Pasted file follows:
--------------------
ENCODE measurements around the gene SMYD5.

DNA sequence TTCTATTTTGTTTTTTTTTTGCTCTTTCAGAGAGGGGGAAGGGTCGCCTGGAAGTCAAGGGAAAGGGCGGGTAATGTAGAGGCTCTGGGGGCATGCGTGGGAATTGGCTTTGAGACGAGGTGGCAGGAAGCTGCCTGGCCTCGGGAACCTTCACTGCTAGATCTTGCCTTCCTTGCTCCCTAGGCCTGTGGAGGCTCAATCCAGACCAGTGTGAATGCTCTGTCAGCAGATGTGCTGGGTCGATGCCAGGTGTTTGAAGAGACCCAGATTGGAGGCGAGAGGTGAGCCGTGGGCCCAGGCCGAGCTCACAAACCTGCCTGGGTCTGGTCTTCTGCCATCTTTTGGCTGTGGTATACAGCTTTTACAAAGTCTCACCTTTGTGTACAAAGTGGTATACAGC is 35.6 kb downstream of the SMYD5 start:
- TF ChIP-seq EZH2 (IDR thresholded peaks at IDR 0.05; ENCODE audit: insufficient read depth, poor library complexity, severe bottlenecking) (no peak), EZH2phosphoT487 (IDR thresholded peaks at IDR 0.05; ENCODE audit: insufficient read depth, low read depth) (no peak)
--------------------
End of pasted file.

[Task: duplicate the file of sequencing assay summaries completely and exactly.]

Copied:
ENCODE measurements around the gene SMYD5.

DNA sequence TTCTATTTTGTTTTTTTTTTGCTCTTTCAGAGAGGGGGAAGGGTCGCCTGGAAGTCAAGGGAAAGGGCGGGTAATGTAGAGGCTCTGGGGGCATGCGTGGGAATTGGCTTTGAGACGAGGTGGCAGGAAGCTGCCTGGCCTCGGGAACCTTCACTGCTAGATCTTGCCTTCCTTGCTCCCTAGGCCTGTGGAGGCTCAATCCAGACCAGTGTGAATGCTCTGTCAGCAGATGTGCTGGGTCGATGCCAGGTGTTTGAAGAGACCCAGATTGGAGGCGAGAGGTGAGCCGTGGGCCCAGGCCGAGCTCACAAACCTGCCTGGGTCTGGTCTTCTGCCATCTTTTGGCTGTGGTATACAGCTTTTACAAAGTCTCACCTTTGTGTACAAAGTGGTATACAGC is 35.6 kb downstream of the SMYD5 start:
- TF ChIP-seq EZH2 (IDR thresholded peaks at IDR 0.05; ENCODE audit: insufficient read depth, poor library complexity, severe bottlenecking) (no peak), EZH2phosphoT487 (IDR thresholded peaks at IDR 0.05; ENCODE audit: insufficient read depth, low read depth) (no peak)